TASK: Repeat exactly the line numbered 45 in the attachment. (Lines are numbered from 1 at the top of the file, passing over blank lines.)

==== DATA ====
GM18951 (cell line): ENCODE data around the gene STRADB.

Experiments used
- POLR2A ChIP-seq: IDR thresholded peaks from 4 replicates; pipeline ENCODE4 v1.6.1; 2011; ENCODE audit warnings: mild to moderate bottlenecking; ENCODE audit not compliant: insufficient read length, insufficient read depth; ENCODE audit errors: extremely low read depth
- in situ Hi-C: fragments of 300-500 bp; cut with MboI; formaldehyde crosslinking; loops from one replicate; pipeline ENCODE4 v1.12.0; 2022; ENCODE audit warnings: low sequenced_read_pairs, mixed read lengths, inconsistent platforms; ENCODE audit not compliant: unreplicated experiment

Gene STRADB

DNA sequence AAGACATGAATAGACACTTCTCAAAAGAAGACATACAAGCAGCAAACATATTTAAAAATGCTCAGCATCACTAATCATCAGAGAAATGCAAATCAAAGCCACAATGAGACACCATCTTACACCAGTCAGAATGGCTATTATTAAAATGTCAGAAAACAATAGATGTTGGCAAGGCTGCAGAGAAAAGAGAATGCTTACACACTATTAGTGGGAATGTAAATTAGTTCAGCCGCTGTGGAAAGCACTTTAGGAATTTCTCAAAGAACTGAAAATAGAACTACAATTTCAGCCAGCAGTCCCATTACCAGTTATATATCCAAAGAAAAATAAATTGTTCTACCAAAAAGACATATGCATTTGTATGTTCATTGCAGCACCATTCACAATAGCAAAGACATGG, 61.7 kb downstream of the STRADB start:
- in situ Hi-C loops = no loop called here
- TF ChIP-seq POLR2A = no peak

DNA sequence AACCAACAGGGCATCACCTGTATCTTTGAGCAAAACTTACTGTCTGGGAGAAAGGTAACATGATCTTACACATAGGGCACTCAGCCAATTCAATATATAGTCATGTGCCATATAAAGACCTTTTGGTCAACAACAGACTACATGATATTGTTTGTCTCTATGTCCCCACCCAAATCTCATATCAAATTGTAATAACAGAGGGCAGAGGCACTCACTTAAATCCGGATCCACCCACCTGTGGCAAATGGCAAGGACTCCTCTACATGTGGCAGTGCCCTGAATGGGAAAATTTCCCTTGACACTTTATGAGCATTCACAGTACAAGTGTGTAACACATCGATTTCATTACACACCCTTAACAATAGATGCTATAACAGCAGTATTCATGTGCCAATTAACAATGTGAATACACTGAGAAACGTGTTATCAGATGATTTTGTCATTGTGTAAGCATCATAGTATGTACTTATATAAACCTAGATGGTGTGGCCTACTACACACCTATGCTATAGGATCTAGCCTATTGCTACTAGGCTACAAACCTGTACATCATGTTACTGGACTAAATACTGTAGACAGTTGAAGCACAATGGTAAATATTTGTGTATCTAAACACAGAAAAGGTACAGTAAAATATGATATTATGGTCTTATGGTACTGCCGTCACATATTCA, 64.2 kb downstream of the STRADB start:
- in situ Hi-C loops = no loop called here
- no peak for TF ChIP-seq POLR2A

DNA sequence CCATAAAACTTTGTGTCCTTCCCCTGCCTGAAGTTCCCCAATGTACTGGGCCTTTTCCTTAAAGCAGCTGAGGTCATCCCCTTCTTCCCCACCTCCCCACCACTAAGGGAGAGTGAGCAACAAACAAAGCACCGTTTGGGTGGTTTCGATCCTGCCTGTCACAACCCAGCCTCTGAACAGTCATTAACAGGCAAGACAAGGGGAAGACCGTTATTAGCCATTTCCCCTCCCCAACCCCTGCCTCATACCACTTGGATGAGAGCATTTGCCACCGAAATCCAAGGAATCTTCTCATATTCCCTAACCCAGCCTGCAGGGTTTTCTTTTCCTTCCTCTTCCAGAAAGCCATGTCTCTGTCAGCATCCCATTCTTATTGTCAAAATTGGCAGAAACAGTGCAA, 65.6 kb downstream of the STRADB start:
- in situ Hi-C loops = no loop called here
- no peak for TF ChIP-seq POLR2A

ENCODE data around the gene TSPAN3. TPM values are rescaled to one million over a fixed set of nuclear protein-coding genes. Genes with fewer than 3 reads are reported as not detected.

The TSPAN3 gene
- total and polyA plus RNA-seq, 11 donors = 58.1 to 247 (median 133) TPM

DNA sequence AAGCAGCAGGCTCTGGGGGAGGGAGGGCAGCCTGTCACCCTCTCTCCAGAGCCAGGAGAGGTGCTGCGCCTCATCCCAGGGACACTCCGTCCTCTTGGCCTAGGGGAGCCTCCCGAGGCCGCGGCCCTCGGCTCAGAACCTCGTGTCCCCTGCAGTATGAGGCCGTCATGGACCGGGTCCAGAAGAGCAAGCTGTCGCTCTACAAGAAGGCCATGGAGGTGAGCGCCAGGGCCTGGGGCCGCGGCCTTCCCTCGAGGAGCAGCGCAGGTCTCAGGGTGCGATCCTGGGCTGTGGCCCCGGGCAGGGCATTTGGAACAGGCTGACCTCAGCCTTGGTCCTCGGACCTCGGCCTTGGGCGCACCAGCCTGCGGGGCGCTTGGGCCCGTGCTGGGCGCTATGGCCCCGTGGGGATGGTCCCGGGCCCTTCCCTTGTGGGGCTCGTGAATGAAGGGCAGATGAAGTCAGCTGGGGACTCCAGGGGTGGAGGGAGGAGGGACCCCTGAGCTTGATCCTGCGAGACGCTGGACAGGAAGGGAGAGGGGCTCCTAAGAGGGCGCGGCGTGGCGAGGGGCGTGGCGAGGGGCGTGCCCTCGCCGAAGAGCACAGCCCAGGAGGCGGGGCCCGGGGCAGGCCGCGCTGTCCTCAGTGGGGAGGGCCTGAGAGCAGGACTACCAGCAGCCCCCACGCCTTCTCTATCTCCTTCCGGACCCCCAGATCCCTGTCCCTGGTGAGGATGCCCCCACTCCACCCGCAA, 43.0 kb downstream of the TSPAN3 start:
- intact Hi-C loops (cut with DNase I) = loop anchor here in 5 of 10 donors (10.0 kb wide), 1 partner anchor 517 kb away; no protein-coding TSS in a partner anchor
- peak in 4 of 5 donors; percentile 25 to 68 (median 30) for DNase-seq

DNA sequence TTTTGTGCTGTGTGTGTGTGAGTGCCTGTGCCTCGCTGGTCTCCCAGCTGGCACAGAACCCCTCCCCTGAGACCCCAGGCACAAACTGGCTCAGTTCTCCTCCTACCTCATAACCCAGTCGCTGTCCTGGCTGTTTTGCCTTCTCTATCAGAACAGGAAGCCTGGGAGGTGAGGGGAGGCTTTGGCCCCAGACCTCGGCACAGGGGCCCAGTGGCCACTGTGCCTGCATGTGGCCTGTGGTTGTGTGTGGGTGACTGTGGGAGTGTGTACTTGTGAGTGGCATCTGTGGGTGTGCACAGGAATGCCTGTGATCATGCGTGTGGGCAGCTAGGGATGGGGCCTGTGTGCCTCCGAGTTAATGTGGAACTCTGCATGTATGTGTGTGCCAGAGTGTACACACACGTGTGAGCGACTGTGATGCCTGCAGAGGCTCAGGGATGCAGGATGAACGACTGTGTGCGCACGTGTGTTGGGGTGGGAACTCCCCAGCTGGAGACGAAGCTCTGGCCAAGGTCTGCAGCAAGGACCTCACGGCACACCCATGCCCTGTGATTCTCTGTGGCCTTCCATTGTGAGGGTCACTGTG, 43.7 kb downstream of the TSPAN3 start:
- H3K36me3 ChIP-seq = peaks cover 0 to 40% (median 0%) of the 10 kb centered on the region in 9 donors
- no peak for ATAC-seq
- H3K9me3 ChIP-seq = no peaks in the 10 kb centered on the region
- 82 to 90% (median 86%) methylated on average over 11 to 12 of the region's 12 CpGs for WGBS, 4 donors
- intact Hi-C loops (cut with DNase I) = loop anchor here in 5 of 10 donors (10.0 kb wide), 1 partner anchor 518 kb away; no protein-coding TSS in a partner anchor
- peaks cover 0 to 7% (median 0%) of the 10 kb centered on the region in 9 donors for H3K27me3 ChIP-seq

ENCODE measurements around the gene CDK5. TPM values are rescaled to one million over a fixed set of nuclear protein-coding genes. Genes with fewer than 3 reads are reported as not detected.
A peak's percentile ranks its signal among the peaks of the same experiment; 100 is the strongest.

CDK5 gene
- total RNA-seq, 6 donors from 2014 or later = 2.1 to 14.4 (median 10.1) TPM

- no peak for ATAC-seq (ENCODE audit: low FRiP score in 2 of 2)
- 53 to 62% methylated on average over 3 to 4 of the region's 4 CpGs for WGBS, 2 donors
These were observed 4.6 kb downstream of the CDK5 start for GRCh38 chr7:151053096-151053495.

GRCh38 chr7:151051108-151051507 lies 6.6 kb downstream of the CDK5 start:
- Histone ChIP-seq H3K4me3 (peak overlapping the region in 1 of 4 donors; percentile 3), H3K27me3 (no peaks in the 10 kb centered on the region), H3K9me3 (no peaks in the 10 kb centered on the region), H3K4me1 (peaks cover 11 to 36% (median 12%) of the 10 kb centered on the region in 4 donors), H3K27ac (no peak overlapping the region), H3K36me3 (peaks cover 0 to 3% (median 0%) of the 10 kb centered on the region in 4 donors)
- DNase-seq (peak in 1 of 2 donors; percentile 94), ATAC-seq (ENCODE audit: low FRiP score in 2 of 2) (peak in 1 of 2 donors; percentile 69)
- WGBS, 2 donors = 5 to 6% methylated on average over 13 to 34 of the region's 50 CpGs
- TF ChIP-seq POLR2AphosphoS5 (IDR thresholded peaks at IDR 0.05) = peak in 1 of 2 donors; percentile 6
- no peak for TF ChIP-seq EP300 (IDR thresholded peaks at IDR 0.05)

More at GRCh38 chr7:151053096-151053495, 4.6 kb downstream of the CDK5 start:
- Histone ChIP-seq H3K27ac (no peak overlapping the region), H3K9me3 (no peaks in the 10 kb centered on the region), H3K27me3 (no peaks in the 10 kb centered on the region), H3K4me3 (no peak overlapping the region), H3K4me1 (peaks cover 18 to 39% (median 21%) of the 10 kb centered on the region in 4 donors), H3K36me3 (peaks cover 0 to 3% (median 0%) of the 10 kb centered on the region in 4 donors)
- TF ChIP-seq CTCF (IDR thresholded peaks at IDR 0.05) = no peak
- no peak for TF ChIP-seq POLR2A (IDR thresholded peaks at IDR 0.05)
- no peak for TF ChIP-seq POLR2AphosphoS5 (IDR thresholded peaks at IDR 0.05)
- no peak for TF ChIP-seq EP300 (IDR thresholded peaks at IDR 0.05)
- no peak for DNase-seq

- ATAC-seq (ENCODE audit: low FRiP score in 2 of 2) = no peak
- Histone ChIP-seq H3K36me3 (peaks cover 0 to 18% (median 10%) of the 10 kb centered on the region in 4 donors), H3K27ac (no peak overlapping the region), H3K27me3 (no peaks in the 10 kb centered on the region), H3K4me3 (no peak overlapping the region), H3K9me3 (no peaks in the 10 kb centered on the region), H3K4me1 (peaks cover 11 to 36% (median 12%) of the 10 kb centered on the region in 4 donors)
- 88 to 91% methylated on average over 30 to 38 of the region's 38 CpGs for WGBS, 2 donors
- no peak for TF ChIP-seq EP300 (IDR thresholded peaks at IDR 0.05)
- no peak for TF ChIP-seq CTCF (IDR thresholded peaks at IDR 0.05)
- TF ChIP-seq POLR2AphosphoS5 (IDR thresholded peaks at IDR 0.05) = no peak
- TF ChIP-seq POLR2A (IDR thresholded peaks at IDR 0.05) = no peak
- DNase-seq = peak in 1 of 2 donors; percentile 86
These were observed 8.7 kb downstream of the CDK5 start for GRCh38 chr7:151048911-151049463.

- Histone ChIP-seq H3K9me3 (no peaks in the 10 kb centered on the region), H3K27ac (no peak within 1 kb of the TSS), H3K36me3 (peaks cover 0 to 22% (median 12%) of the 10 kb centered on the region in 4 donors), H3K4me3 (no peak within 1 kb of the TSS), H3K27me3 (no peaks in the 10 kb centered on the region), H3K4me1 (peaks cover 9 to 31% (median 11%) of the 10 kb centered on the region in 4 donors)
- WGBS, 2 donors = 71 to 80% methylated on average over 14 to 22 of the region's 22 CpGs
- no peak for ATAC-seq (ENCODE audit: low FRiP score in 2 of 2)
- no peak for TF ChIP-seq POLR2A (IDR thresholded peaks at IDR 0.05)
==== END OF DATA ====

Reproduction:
- no peak for TF ChIP-seq POLR2AphosphoS5 (IDR thresholded peaks at IDR 0.05)